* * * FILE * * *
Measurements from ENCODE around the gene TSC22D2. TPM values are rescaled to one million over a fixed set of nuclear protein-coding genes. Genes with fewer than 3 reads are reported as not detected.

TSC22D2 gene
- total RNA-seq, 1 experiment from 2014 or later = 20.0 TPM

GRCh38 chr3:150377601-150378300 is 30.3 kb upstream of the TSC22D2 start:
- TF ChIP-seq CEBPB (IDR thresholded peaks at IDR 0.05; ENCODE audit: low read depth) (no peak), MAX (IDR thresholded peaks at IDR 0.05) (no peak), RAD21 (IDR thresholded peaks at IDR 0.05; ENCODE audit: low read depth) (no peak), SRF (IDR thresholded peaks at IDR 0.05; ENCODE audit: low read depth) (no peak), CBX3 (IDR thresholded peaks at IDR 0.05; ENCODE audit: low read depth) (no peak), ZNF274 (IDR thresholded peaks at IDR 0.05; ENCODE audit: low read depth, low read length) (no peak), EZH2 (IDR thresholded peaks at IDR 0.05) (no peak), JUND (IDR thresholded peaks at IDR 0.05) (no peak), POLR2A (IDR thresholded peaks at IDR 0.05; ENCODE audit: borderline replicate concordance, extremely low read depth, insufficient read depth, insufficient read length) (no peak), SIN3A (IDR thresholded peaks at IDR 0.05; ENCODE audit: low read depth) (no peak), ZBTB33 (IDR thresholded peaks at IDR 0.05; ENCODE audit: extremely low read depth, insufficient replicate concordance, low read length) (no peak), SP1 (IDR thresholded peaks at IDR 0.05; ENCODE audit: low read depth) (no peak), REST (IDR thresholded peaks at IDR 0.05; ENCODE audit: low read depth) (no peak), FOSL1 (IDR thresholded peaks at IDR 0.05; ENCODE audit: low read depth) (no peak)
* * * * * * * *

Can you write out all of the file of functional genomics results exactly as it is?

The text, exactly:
Measurements from ENCODE around the gene TSC22D2. TPM values are rescaled to one million over a fixed set of nuclear protein-coding genes. Genes with fewer than 3 reads are reported as not detected.

TSC22D2 gene
- total RNA-seq, 1 experiment from 2014 or later = 20.0 TPM

GRCh38 chr3:150377601-150378300 is 30.3 kb upstream of the TSC22D2 start:
- TF ChIP-seq CEBPB (IDR thresholded peaks at IDR 0.05; ENCODE audit: low read depth) (no peak), MAX (IDR thresholded peaks at IDR 0.05) (no peak), RAD21 (IDR thresholded peaks at IDR 0.05; ENCODE audit: low read depth) (no peak), SRF (IDR thresholded peaks at IDR 0.05; ENCODE audit: low read depth) (no peak), CBX3 (IDR thresholded peaks at IDR 0.05; ENCODE audit: low read depth) (no peak), ZNF274 (IDR thresholded peaks at IDR 0.05; ENCODE audit: low read depth, low read length) (no peak), EZH2 (IDR thresholded peaks at IDR 0.05) (no peak), JUND (IDR thresholded peaks at IDR 0.05) (no peak), POLR2A (IDR thresholded peaks at IDR 0.05; ENCODE audit: borderline replicate concordance, extremely low read depth, insufficient read depth, insufficient read length) (no peak), SIN3A (IDR thresholded peaks at IDR 0.05; ENCODE audit: low read depth) (no peak), ZBTB33 (IDR thresholded peaks at IDR 0.05; ENCODE audit: extremely low read depth, insufficient replicate concordance, low read length) (no peak), SP1 (IDR thresholded peaks at IDR 0.05; ENCODE audit: low read depth) (no peak), REST (IDR thresholded peaks at IDR 0.05; ENCODE audit: low read depth) (no peak), FOSL1 (IDR thresholded peaks at IDR 0.05; ENCODE audit: low read depth) (no peak)